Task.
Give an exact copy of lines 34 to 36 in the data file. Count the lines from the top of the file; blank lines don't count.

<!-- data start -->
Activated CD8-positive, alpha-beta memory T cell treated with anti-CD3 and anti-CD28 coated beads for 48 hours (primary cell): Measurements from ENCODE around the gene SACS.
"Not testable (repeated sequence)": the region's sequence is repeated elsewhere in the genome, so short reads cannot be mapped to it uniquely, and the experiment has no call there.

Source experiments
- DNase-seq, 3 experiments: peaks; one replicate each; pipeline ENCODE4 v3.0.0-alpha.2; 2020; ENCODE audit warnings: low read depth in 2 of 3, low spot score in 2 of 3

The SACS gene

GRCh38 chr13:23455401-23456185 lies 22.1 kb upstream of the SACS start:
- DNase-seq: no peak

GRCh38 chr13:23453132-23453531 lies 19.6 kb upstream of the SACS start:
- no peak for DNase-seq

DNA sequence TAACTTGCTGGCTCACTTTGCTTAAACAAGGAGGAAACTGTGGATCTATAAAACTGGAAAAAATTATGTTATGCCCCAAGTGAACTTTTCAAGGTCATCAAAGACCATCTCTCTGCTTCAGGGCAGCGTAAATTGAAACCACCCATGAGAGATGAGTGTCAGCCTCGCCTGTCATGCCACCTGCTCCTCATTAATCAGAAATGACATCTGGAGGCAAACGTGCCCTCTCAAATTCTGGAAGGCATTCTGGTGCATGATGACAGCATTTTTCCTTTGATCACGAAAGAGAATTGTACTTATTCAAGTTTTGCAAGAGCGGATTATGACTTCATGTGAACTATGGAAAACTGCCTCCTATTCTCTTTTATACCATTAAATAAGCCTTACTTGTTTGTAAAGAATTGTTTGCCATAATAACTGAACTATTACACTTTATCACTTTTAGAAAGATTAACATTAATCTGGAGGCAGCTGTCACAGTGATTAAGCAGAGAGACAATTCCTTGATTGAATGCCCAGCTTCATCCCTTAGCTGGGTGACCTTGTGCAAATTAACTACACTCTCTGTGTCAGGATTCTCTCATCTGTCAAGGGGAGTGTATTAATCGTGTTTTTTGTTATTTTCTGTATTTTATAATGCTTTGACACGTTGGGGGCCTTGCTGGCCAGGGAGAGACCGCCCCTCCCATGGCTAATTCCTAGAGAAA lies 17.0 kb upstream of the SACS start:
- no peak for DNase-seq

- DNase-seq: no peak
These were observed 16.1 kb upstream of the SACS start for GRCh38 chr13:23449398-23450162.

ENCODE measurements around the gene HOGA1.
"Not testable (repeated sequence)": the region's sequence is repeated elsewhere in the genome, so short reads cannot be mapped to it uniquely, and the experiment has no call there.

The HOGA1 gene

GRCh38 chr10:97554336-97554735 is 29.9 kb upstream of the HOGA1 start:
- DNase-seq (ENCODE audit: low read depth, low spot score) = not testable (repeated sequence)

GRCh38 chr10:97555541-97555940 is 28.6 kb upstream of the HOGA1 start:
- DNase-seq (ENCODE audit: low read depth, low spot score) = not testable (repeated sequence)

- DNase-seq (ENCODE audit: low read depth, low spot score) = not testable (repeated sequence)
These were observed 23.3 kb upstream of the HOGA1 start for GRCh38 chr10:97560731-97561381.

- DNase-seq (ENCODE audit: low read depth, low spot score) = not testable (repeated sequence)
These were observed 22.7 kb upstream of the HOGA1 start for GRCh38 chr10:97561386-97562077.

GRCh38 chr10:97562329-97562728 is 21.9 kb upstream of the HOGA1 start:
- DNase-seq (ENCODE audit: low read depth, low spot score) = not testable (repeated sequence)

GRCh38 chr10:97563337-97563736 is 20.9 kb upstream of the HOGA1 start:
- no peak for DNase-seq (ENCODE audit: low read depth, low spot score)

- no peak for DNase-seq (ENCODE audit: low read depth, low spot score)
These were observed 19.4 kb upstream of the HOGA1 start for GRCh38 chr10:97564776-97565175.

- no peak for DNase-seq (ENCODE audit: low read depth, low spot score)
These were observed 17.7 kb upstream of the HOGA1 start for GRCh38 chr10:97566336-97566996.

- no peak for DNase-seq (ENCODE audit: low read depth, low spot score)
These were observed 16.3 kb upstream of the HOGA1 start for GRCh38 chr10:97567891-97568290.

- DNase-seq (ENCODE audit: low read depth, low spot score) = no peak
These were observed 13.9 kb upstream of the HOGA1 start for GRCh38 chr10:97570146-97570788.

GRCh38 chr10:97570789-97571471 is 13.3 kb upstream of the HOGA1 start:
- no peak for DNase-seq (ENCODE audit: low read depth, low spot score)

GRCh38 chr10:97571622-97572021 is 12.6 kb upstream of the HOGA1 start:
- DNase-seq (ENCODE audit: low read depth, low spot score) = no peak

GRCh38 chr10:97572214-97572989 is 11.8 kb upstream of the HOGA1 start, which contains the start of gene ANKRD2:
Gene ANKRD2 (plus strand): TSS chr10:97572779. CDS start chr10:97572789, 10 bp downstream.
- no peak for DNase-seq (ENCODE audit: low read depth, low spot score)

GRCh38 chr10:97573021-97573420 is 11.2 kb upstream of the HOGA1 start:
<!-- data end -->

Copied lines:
These were observed 16.3 kb upstream of the HOGA1 start for GRCh38 chr10:97567891-97568290.

- DNase-seq (ENCODE audit: low read depth, low spot score) = no peak
These were observed 13.9 kb upstream of the HOGA1 start for GRCh38 chr10:97570146-97570788.